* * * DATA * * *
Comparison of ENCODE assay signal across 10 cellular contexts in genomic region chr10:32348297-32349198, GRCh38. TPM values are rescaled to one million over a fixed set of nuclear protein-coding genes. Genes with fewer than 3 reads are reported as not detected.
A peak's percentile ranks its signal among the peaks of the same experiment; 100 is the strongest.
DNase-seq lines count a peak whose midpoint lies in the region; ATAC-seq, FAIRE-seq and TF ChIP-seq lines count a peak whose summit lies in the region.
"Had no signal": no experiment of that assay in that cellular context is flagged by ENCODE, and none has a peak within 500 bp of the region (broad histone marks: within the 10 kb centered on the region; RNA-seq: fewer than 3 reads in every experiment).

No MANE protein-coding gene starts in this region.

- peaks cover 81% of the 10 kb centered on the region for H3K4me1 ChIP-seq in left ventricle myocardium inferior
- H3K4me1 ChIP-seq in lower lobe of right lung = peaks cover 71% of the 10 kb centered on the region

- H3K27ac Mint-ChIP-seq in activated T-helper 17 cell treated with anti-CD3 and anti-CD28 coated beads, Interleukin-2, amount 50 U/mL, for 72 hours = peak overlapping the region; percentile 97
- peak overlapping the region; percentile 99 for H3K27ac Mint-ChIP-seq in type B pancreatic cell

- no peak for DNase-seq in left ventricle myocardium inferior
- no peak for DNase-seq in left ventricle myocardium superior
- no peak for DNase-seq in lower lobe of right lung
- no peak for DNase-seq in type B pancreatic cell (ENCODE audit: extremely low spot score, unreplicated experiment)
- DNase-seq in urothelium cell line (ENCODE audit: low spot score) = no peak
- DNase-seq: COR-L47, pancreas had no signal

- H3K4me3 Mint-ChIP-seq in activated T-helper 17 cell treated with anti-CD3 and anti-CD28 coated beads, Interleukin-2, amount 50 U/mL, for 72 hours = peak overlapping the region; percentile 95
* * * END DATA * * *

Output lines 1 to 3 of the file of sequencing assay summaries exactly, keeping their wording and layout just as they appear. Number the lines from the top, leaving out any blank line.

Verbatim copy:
Comparison of ENCODE assay signal across 10 cellular contexts in genomic region chr10:32348297-32349198, GRCh38. TPM values are rescaled to one million over a fixed set of nuclear protein-coding genes. Genes with fewer than 3 reads are reported as not detected.
A peak's percentile ranks its signal among the peaks of the same experiment; 100 is the strongest.
DNase-seq lines count a peak whose midpoint lies in the region; ATAC-seq, FAIRE-seq and TF ChIP-seq lines count a peak whose summit lies in the region.